I’m not bipolar. (Until I realized how unkind it was, I used to joke that if I were, I’d get more work done than I do as a garden-variety depressive.) Nevertheless, I was then chasing the sort of grandiose goal that families of the afflicted learn to look out for in their mood-swinging loved ones. I had decided to write a biography of Sandy Denny—despite never having written anything so big, and despite the seeming unmarketability of a book on a British folk-rock singer few people seemed to remember. Through sheer tenacity, I’d managed to get some people who knew her to talk to me, including Jackson—another “lost musician” of the Sixties, who was once her lover. He seemed happy to talk about Sandy, or as happy to talk about her as any other subject. Sooner or later, it all came back around to tales of his own damaged life: the childhood fire, but also what happened later, when, he said, a government conspiracy kept him psyched out on drugs for much of his adulthood. When I transcribed the interview, I skipped these parts. Sometimes there’s a truth beyond facts. I thought of Daddy and those 18 pills a day: not a conspiracy, but a hell of a mistake.
Truth, and sometimes facts as well: Jackson had once been locked up after making a scene at the Brill Building in New York, protesting that he needed to see Paul Simon because Simon owed him $500. Of course, it was true that there was something wrong with his mind—schizophrenia, perhaps—but it was also true that they had legitimate business ties: Simon was his former housemate from their early-‘60s time in London. So was Al Stewart, who told me, in one of my first interviews for the book: “Jackson was just … so many different people. He had for a short period of time this girlfriend who was like a sort of society princess. And Jackson — I don’t know what happened to him, I don’t know what he was thinking; he turned up one day wearing a three-piece suit and a bowler hat … He looked like a slightly more worn version of Buffalo Bill… But he seemed to believe that he was now an English gentleman.”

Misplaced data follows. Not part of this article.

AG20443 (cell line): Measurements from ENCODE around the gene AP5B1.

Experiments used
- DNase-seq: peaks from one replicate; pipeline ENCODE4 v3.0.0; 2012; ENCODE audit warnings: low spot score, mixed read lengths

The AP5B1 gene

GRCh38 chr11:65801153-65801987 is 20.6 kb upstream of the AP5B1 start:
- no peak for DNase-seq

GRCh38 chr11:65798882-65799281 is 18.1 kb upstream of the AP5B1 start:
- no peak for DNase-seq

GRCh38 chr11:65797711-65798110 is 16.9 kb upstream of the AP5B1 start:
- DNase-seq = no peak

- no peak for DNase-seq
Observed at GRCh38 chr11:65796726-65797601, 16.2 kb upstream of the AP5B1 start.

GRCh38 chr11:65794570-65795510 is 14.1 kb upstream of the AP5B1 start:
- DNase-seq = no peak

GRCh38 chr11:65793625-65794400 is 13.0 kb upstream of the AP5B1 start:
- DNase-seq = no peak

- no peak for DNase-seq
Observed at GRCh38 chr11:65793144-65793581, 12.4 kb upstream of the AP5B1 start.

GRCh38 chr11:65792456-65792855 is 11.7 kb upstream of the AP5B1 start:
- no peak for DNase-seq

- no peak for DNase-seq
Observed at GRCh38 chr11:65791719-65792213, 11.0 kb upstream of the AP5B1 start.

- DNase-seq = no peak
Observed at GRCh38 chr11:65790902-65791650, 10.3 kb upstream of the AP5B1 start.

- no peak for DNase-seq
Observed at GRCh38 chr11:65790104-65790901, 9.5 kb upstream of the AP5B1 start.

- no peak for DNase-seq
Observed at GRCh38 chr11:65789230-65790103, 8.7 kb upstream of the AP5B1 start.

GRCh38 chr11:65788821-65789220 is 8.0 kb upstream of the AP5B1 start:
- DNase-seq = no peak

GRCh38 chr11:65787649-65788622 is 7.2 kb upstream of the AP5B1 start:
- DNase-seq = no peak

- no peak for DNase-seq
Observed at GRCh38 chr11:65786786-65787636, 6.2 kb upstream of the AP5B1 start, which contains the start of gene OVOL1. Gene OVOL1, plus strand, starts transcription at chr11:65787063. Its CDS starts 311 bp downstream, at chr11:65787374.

I wish I’d asked Jackson more about Sandy. He remembered their drinks, bits about her family, her dirty jokes. “She had several favorite swear words, like ‘Crikey.’” Later, when I asked him if she was an alcoholic, he replied with a classic bit of what shrinks, humorists, and hypochondriacs might call “clanging”: “No ‘ic’ on her at all. Except for ‘crikey.’”
In my interviews with Sandy’s friends and family, I kept failing because I’d become too curious about whoever was in front of me at the time. And who couldn’t help but be curious about Jackson?
I made him laugh. If I did nothing else right, I’ll always remember that. He was harping on people trying to get him to sign up for various causes, and he said, “It’s just like that Monty Python movie… the one about Jesus?”
“‘Life of Brian’?” I guessed.
“Yes. No, no. The other one–”